Theories abound about what has caused Liverpool's slump into mediocrity.
The ageing of Anfield stalwarts Steven Gerrard and Jamie Carragher.
The implosion of Rafa Benitez.
The catastrophic stewardship of Tom Hicks and George Gillett.
The global economic crisis that brought the club's future planning around a new state-of-the-art stadium to a standstill.
All these, and many more, are factors in Liverpool Football Club's recent struggles.
But there is also one very specific event that can be identified as the catalyst for many of Liverpool's problems on the pitch—the departure of Xabi Alonso.
During Alonso's time at Anfield, Liverpool won the Champions League and the FA Cup and strung together solid top-four Premier League finishes consistently.
After the Spaniard left for Real Madrid in 2009, Liverpool finished seventh. The top four has eluded them ever since.
Alonso's passing technique, vision, intelligence and impeccable distribution were sometimes underappreciated. But suddenly lacking a player with those attributes exposed Liverpool's limitations dramatically.
While the emergence of Lucas Leiva helped paper over some of the cracks left by Alonso's absence, the Brazilian is not a perfect replacement.
Loanee Nuri Sahin just might be.
The Turkish midfielder, ironically, owes his spell at Anfield to Xabi Alonso in more than one way. Sahin has been unable to break into the Real Madrid midfield so expertly marshalled by Alonso. And Alonso, always fondly reminiscent of his Liverpool days, recommended the club to Sahin ahead of Arsenal.
Sahin has the skills to emulate Alonso's role at Anfield. He should fit in seamlessly with Brendan Rodgers' passing philosophy.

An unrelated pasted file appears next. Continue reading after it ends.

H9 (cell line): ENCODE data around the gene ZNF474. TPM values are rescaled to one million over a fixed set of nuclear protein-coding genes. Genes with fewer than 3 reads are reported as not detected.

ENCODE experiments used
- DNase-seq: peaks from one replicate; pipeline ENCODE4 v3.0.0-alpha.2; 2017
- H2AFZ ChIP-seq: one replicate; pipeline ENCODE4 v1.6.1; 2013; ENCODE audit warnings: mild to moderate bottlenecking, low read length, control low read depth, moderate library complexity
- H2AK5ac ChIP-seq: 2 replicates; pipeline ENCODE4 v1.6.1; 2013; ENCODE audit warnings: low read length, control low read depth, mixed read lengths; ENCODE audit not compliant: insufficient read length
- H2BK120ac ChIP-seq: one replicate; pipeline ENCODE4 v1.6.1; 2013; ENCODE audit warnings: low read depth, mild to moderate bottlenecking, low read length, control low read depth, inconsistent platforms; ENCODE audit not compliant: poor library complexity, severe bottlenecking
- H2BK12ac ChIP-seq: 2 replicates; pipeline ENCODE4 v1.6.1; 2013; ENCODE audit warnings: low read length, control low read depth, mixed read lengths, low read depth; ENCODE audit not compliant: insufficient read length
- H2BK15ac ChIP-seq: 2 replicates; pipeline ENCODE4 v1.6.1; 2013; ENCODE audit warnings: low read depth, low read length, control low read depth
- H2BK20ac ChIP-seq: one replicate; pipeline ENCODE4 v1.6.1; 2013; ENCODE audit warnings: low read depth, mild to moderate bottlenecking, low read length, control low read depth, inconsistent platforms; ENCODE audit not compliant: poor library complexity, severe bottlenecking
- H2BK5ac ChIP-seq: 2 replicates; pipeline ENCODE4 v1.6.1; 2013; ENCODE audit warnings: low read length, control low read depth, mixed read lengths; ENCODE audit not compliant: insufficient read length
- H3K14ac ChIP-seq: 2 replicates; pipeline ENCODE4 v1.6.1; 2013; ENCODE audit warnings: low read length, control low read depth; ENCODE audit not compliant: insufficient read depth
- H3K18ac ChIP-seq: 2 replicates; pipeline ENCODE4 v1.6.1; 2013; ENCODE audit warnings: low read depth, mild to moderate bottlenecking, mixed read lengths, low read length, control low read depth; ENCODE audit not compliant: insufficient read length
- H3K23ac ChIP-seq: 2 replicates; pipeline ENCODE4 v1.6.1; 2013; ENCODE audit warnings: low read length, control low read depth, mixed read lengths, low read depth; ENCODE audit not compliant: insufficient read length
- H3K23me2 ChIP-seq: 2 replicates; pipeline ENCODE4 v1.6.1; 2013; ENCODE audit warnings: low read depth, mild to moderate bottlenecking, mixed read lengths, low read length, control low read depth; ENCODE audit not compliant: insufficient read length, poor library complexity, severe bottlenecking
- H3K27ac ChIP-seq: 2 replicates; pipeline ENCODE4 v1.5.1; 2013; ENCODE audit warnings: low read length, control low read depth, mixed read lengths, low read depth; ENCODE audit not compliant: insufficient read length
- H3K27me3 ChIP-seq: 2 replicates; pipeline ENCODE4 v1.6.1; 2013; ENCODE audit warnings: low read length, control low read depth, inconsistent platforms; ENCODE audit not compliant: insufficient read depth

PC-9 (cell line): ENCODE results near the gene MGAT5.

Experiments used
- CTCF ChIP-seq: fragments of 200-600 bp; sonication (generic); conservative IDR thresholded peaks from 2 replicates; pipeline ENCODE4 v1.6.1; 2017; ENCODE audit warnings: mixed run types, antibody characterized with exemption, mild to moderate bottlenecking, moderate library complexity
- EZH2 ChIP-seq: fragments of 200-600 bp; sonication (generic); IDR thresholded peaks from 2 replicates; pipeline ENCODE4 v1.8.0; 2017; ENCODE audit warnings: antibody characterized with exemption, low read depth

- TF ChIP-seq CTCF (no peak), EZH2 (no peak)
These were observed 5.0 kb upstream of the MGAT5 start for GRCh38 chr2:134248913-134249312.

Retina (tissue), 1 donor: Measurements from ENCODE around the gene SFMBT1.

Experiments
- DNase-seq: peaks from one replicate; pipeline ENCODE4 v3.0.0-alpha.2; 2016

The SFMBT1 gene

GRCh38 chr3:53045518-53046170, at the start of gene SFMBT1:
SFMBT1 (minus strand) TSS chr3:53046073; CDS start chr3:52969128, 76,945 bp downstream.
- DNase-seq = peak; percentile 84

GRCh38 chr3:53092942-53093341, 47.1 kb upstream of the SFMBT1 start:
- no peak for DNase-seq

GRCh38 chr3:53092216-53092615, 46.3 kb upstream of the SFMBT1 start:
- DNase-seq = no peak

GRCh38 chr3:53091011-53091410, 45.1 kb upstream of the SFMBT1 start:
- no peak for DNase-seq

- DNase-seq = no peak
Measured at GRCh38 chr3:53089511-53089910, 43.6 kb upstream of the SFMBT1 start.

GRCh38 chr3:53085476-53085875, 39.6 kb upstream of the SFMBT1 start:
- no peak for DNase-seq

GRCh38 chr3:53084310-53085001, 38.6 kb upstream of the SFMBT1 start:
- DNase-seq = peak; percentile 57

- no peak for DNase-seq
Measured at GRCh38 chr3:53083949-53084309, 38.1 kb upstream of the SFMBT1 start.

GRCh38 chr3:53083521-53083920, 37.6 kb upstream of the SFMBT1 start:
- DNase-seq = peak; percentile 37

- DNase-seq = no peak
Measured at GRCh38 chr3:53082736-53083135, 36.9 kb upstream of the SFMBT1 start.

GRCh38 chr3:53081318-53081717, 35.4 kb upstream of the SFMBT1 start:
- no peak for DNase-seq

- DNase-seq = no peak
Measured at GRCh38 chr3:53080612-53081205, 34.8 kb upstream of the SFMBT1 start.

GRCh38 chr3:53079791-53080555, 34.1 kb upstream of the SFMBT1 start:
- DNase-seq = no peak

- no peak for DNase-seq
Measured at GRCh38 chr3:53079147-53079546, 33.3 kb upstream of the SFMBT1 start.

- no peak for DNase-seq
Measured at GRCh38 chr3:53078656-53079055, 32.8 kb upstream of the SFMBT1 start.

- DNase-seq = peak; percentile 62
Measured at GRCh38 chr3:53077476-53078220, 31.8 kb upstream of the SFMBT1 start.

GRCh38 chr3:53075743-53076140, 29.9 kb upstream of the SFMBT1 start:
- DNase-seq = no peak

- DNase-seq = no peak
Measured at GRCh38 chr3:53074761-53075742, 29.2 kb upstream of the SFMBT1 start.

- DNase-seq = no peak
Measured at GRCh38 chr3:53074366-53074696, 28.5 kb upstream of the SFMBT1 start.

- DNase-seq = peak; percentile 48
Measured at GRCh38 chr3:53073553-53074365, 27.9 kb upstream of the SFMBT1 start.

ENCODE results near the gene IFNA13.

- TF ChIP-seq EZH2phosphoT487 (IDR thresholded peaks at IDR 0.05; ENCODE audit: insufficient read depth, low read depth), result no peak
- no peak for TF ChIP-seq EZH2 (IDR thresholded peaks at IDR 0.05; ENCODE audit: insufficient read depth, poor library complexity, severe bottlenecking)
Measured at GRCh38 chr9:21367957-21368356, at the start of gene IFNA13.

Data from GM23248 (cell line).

And just easing into the side, he has already shown he can chip in with important goals, just as Alonso did.
But perhaps most important, Sahin can breathe new life into Steven Gerrard's career.
Gerrard's effectiveness has been decidedly mixed since Alonso's departure. There have been spells when Liverpool enjoyed better results without their talismanic captain than with him in the side.
It is possible this dulling of Gerrard's edge has been due simply to age and loss of form, or to inconsistent tactical approaches as Liverpool has struggled to settle into a coaching vision.
But it seems likely that Gerrard will benefit from Sahin's ability to orchestrate and release forward runs, as he did to devastating effect with Shinji Kagawa at Borussia Dortmund.
Nuri Sahin seems an almost ideal candidate finally to replace Xabi Alonso.
But as Brendan Rodgers pointed out, it could be dangerous to rely on Sahin as a long-term replacement—there is no guarantee Real Madrid will be willing to sell him on completion of his loan.
Or, crucially, that Liverpool could afford him.
Unfortunately, the better Sahin performs on loan, the less likely a permanent deal could be done.
Intriguingly, there are signs José Mourinho could be ready to displace Xabi Alonso from the Real Madrid midfield.
Alonso, a World Cup and double European Championship winner still near the peak of his career, would hardly welcome extended stays on the bench, and he has always been open to a Liverpool return.
Might Xabi Alonso ultimately return to Anfield to replace Nuri Sahin?